Invited by architect Robert Stone to stay over at his desert luxe-camping shelter, Rosa Muerta, Emily and I spent a refreshing weekend out in the outlying area of Joshua Tree where sparse development met the desert wilderness. The weather this weekend was brisk with a threat of showers, and we only had a single evening free in our busy schedule to getaway. But what a getaway it was, giving us an opportunity to escape the urban hubbub for the peace, solitude and grandeur of the desert landscape in a most unique dwelling. All in all, the two days we spent out in Joshua Tree was a refreshment to our parched souls, quenching us with an almost drowning sense of quiet and relaxation...
As I'm sitting here typing this I feel like part of me is still left in Joshua Tree wandering though canyons of gigantic boulders that seem like the forlorn ruins of an ancient gigantic race, exploring desert flora and fauna with Emily in the great expanse of the National Park, and also enjoying the relaxing solitude of the Rosa Muerta vacation rental. The home itself is part luxe accommodations and one part camping trip, as the structure is open in sections, allowing the desert air and sky to seep in. We prepared with plenty of blankets and warm wear, but being at least used to camping/hiking activities, a kitchen, a firepit, warm bed, open ceiling shower and most importantly, a jacuzzi made our stay less about "roughing it" and more about appreciating what this weekend getaway destination had to offer: tranquility.
Owner/architect Robert Stone greeted us upon arrival, and his friendly concern about the comfort of our stay was something we noted and appreciated (he was worried about the impending cloudy-cooler weather, but it only led to a more dramatic desert sky and stay). And how bad could it be when we could spend a good deal of our time soaking in a HUGE jacuzzi? The whole Rosa Muerta structure balances a sense of solitude and open exposure to the elements, something we certainly appreciated upon first glance upward into the star-laden skies (we even got to wish upon a falling star!). An outdoor firepit kept us warm for hours as we just listened to the occasional dogs barking in the distance and we shared a home cooked meal of roasted corn, onion and feta pizza.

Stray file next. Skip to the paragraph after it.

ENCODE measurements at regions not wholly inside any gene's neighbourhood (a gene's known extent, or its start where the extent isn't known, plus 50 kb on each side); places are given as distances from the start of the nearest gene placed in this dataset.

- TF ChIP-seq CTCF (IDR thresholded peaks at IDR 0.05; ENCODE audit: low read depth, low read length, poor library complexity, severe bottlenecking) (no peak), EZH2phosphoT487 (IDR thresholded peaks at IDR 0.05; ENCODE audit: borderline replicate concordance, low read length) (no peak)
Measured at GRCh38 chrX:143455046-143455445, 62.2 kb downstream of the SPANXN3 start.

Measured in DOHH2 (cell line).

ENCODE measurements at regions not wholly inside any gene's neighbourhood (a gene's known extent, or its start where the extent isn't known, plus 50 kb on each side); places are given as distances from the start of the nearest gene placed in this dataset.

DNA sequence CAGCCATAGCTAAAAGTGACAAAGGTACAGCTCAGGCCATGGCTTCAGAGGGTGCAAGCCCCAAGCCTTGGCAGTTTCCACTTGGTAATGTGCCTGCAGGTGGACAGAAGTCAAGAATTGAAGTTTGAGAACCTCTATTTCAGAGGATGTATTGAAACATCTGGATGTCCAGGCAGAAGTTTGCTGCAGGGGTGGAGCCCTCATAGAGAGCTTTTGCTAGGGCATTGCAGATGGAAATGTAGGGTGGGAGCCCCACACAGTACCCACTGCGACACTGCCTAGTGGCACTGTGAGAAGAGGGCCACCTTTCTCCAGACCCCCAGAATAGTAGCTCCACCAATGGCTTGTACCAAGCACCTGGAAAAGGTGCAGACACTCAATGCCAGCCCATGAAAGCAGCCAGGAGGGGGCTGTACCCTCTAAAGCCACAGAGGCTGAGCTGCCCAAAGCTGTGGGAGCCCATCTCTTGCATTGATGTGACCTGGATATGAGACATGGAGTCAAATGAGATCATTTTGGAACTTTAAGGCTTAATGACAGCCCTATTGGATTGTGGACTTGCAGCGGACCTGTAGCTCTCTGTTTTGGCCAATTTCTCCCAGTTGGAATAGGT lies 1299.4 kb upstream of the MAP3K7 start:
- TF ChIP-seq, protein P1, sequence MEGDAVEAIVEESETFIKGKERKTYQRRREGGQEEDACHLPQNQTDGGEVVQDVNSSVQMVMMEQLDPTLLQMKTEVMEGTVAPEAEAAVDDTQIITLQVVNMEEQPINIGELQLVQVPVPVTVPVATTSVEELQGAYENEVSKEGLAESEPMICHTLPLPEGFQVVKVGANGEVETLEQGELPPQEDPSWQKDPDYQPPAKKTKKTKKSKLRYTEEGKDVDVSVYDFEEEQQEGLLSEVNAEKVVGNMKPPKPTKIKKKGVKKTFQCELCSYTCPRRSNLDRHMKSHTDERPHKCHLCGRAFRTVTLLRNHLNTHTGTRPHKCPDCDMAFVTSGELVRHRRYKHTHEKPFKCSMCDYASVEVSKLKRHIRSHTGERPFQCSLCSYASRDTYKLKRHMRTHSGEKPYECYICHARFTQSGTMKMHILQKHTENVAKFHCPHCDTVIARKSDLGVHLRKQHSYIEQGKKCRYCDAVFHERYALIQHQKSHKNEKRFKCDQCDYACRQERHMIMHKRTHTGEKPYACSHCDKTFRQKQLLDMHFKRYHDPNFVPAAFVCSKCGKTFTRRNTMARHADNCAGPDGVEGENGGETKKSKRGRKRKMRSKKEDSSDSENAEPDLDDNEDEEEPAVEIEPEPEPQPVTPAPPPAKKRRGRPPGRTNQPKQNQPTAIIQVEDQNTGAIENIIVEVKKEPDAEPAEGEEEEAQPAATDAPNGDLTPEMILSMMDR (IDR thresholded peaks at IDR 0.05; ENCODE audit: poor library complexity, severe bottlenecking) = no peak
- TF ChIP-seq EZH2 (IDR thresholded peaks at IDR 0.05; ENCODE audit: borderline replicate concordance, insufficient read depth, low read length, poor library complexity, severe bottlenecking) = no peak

With nearby Joshua Tree National Park just around the corner, we were torn between living it up and getting lost in nature, so we compromised and split our short time 50/50, appreciating both the creation of humankind and nature's hands offered us. The desert landscape is all about the dramatic sky, which can change in an instant from blue to black, and also the earthen pastiche of textures and colours just beneath your feet. We spied a family of adorable Antelope ground squirrels, a Loggerhead shrike, a regal looking American kestrel, a wandering coyote and the remains of one its meals (a half-eaten jackrabbit).
We had a fantastic time, thanks both to our stay at Rosa Muerta and the wondrous landscape of Joshua Tree. Rosa Muerta is an absolute steal of a rental if you reserve with a couple of other friends; the place is for all practical purposes designed with partying in mind despite our more reflective and placid time there and we're already planning to come back with a few friends during warmer climes.